I happened upon such an article the other day as I was browsing Thom Hogan's website (www.bythom.com) Thom is an accomplished writer and one of the best resources for photography and Nikon news, reviews, industry analysis and camera guides out there on the interwebs today.
Thom has written an intriguing series called 'State of the Camera, 2010'. He is breaking down what the current industry looks like, where we have been, and were we are likely to head in the future. I would highly recommend reading through his website if you want an insider's perspective on the industry. Reading Thom's articles got me thinking about the tools we use to tell stories and how they might change drastically in the future.
Right now, we live in a DSLR world. The DSLR is the holy-grail of on-location, photojournalist photographers, and is the camera body of choice of most professional photographers (including KKP). These cameras have rapidly evolved over a very short period of time. The 2.7mp Nikon D1 was introduced in 1999 and was heralded as one of the first professional DSLRs to be really 'usable'. Since then we have seen an explosion in the DSLR market with more camera choices and lenses than we have ever seen before.
Even though we have access to some of the greatest DLSRs that the industry has ever seen, I find myself looking toward the future and having doubts about continuing to invest in DSLR technology. I've got a few concerns like mechanical mirrors and shutters, outdated connections, limited customization options, and having to buy a completely new camera body just to add a few new features. But the real question becomes 'is there an alternative?'. Three years ago I would have said 'no', but today I'm able to say 'soon, there will be'.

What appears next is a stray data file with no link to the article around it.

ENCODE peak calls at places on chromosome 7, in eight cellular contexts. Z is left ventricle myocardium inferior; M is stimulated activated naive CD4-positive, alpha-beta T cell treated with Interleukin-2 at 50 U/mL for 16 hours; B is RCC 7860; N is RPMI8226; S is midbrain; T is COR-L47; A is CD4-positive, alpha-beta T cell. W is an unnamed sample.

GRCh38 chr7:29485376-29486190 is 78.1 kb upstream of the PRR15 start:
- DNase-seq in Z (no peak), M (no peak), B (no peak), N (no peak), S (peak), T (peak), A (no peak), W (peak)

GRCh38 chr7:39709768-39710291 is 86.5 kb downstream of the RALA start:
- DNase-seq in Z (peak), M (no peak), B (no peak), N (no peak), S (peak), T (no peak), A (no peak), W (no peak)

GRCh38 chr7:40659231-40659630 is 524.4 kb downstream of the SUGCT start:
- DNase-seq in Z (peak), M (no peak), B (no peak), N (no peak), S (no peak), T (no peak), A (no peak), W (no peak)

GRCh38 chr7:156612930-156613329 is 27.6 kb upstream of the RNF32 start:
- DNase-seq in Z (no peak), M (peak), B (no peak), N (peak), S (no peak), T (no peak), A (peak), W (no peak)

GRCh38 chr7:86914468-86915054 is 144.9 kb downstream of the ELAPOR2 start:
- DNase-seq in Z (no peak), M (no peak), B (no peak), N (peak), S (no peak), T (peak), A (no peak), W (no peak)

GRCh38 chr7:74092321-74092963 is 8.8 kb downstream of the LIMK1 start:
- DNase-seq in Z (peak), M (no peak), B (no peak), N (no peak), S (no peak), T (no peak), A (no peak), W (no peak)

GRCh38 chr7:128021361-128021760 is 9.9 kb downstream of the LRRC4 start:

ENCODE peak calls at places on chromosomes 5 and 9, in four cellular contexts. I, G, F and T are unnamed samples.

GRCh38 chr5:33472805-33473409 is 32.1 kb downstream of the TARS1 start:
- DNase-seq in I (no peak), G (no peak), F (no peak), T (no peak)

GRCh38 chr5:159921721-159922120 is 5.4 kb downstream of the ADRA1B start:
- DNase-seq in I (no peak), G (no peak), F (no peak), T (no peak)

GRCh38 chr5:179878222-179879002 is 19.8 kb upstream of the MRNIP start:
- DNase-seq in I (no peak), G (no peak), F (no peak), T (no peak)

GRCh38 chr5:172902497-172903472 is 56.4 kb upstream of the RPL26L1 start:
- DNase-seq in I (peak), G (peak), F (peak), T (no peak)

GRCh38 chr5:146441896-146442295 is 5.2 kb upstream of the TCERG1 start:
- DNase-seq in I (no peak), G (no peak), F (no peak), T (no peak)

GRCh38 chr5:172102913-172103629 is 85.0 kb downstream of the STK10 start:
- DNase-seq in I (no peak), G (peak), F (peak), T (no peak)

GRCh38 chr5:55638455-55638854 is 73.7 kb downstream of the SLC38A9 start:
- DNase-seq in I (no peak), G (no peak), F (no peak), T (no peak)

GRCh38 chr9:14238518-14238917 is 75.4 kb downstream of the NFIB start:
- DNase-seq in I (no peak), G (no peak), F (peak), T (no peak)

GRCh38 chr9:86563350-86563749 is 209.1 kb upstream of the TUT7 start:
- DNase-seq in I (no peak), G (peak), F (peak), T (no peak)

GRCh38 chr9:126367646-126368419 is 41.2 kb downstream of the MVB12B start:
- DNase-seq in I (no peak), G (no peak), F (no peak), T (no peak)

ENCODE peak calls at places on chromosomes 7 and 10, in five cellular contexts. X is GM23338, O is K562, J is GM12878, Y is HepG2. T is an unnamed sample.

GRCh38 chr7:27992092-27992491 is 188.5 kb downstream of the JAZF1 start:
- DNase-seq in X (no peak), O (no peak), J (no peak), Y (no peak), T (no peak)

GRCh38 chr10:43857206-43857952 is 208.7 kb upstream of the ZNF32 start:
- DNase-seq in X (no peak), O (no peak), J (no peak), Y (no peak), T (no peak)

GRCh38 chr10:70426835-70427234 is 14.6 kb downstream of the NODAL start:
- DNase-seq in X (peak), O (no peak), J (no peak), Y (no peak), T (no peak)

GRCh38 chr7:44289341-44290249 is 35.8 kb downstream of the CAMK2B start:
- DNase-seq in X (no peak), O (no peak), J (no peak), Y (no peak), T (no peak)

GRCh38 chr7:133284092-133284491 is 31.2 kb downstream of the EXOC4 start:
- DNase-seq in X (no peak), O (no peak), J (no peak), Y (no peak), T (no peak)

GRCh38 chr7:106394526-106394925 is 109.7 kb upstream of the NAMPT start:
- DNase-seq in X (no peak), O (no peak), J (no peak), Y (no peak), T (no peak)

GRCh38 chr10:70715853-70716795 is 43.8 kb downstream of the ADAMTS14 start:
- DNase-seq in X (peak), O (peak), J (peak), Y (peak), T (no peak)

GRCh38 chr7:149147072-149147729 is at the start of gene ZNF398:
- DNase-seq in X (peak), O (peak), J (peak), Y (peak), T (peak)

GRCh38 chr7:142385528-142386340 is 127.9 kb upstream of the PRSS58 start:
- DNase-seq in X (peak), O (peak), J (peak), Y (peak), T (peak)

Lets take the (soon to be released) RED cameras for example. Epic and Scarlet. They call them 'DMSC's, which stand for Digital Motion & Stills Camera. Video and still capability in one camera is old hat now, but one of the key differences with the RED cameras is that they will be configurable and upgradable. They are modular. Want a huge rig for shooting motion pictures? Good to go. Want a small portable rig for shooting stills on the go? Check... oh and by the way you don't have to buy a new camera.
I want the ability to tell a story using motion or still images. I want the ability to custom tailor a camera so it can become transparent and fluid. I want flexibility, affordability, and a piece of equipment that isn't going to be obsolete in two years. RED just may have figured out the right formula that can satisfy all these needs.
It's part of my job at KKP to be on the look out for new and innovative technologies that can benefit our business and in the end, our clients. Could a camera like the RED change the way we shoot, the way we tell stories, and even the way we market ourselves? I have a feeling the answer is a resounding 'yes'.
Of course I can't be sure until we get our hands on one : ) When I do, you'll certainly hear about it.
We got a hold of our photography professor, Jeff Hall, from Bowling Green State University the other day and he thought it would be a cool idea to come back and lecture to a group of up and coming Visual Communication students. Chris and I being alumni, we jumped at the chance to talk about what we love to do. I think this was also a great opportunity for Brad to talk about his creative side. (We usually keep his head buried in the everyday business stuff...)
Our presentation was focused primarily on what it takes to start a creative business, finding your inspiration / creative style, and lessons we've learned along the way. It was very humbling and a fantastic experience for us, and one that I don't think any of us will forget. I think it's through sharing ideas, insights, and inspiration (ha... alliteration!) that you gain a sense of where you've come from... and the experiences you've had.
Chris, Brad and I really enjoyed presenting at BGSU, and I hope that we get a chance to do it again. It was also very flattering that so many people stayed to chat with us afterward. I think we'll be doing some photo-walks soon so hopefully we'll get a chance to work with some of the great students we met.
I wanted to share a couple videos that we showed during the presentation, as well as some video clips of our lecture. (Thank you Rebecca for snagging those for us!)
This video is of an old Kodak Commercial that we LOVE. It's so well done, and its fun to watch! If you need some inspiration to shoot photography, this is a must see.
This video has the reel that we showed as well as clips from our presentation. Enjoy, and thanks again to all the VCT majors who came out to see us!